Another way to achieve high quality is through technology. The new “Almera” had to be “taken root” into the existing production, where “Primer” (larger) and “Mikru” (smaller) were already made on two technological lines. They decided: “Almera” and “Primera” will each go their own way, “Mikra” - in parallel along both. Thus, they seem to concentrate on newer models, with a higher class (and complexity); from a well-mastered "Micra" surprises are not expected. Progress in design and technology has reduced the clock cycle (time a machine was at one “station”) from 60 to 43 seconds: today it is claimed to be the world's fastest pace.
Another indicator of the high level, thoroughness of production preparation: it takes only six weeks to shift it from launching a new model to the target pace of 233 cars.
Nissan in Sunderland is a full-cycle plant: here they make motors, stamp, weld and paint the body, assemble cars. The largest products obtained from Japan are cylinder blocks and transmissions. But besides this, components are supplied by 208 enterprises - is it conceivable to achieve that the quality of all products meets the most stringent requirements of Nissan? Remember: the suppliers of “rubber bands”, then shinniks, or glaziers are to blame for the defects in VAZ cars … It’s no wonder that the engineers and the PR specialists of Nissan repeatedly repeated in different ways to us: “In 2000, the share of defective products of subcontractors will not exceed the ratio is 50 parts per million delivered. ” Noting the confusion on the faces of Russian journalists, the hosts considered it necessary to clarify: we are talking about details that have some deviations - but not at all unsuitable in the everyday sense of the word. (And even if it’s about the worthless - fifty is easy to forgive, because we are used to choosing from the great heap at least a fraction of something suitable …).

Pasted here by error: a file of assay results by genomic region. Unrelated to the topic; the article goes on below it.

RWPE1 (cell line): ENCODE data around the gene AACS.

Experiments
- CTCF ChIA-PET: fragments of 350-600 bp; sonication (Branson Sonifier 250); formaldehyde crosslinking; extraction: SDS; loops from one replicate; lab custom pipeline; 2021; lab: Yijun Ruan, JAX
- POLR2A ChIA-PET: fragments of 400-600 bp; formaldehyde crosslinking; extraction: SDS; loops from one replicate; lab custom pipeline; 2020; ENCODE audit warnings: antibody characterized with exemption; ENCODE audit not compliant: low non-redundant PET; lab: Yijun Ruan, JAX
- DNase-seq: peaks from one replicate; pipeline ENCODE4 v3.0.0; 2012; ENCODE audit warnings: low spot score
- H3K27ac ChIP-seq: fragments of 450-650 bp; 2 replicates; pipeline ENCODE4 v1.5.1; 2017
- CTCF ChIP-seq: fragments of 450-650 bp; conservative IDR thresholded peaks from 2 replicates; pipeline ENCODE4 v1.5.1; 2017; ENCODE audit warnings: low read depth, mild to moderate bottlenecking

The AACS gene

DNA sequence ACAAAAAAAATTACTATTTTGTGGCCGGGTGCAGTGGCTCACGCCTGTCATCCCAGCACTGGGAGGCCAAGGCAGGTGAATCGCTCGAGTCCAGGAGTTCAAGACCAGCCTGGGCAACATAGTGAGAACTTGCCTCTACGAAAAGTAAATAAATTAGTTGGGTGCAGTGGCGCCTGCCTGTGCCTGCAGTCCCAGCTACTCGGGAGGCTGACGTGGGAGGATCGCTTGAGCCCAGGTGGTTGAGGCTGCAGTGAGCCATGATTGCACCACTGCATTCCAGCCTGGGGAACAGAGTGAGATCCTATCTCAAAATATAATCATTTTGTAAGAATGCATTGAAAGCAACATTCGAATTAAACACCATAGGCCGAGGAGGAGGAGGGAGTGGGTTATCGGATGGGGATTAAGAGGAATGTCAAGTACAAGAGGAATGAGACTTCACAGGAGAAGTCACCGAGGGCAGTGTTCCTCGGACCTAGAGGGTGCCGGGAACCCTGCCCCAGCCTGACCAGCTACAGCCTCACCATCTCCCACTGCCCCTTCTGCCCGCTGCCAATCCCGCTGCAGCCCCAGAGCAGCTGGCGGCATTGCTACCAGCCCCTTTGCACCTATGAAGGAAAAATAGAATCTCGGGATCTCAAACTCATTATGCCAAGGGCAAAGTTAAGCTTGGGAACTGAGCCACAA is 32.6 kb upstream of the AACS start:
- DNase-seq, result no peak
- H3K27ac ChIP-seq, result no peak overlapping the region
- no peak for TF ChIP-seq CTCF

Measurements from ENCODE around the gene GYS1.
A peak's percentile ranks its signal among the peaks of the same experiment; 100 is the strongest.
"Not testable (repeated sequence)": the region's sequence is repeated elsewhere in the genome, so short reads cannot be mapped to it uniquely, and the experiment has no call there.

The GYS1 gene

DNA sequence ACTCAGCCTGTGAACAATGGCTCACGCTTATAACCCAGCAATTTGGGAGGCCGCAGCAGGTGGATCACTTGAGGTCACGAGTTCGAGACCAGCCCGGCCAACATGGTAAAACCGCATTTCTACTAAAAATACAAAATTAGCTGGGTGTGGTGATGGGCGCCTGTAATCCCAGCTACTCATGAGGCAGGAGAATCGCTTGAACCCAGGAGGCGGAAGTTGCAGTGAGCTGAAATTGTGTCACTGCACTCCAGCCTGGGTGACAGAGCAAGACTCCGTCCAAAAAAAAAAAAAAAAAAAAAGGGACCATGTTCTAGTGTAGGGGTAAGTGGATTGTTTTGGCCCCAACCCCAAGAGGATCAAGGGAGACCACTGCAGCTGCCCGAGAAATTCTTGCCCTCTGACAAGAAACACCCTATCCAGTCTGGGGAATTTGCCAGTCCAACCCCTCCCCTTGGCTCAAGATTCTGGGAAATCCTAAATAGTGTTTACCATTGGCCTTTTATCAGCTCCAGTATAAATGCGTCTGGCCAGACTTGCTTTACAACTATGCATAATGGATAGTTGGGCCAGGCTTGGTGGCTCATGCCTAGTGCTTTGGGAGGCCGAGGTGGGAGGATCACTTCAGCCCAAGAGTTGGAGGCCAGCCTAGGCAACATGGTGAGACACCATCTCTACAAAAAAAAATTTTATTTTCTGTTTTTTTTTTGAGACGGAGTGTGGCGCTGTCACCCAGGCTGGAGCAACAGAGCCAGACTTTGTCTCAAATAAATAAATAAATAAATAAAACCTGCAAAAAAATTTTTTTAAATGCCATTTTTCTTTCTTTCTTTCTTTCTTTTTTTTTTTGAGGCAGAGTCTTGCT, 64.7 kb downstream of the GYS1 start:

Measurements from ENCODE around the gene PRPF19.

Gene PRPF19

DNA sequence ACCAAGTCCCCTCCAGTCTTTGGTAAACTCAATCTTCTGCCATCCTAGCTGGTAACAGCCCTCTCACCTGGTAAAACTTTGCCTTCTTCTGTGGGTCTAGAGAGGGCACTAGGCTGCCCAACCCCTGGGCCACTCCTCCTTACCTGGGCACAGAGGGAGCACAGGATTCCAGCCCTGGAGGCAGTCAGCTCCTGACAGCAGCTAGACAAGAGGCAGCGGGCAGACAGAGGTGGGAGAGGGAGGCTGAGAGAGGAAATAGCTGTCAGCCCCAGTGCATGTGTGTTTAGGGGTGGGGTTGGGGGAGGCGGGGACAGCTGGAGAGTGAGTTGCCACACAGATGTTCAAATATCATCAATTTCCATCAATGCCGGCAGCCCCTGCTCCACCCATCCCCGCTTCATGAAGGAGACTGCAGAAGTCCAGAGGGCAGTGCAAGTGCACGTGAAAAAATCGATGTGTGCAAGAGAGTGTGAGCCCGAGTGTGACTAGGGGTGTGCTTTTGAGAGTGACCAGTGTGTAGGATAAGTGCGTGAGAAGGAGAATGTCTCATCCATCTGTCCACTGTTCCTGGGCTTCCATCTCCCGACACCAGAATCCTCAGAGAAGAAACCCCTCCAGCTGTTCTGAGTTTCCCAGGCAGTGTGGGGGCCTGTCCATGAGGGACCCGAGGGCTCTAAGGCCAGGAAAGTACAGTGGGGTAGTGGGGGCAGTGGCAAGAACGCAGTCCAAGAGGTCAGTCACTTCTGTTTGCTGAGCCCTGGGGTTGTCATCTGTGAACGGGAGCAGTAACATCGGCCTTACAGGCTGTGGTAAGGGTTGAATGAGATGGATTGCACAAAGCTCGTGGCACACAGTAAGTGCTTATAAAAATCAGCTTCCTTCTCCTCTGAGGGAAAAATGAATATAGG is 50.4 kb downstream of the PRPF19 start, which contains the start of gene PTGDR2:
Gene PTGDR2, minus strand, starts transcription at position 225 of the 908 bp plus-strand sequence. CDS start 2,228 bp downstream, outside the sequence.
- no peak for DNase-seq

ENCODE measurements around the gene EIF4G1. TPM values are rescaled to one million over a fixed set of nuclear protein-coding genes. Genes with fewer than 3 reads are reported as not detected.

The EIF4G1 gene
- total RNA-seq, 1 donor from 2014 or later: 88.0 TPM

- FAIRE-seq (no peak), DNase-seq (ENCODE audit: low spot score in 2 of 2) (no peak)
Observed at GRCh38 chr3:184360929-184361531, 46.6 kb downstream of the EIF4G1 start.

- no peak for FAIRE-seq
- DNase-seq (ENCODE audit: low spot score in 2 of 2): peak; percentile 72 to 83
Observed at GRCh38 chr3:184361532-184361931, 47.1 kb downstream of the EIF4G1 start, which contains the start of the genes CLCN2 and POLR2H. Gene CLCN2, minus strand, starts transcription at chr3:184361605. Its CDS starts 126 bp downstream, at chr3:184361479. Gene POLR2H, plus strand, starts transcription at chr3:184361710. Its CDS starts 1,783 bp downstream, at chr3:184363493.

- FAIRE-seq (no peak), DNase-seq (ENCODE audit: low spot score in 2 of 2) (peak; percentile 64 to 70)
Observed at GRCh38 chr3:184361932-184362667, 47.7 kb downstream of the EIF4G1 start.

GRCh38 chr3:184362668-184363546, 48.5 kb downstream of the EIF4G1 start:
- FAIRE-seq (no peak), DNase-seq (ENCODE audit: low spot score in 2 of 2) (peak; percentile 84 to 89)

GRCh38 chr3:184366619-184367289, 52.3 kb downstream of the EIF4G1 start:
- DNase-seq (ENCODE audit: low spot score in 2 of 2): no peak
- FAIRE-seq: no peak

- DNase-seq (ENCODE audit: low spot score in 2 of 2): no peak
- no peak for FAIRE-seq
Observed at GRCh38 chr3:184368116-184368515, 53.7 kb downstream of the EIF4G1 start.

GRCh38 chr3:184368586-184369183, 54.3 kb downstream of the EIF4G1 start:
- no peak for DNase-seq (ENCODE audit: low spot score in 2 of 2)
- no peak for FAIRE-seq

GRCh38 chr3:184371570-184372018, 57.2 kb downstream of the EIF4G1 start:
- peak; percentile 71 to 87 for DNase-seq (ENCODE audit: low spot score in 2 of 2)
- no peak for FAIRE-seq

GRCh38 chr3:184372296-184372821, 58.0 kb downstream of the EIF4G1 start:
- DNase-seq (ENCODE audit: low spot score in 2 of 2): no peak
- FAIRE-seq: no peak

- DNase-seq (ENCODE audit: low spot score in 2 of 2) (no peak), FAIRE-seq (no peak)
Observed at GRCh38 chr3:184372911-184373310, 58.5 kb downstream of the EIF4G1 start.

Of course, this ratio was not suddenly reached - they went to him, as noted by production director Colin Dodge, for all fifteen years that the plant had been operating. We started from 10, 000 per million (this, however, is 1%). And, which is characteristic, a spectacular figure appears in speeches and press releases, but by no means in business contracts: it is implied, so to speak, by a gentleman's agreement.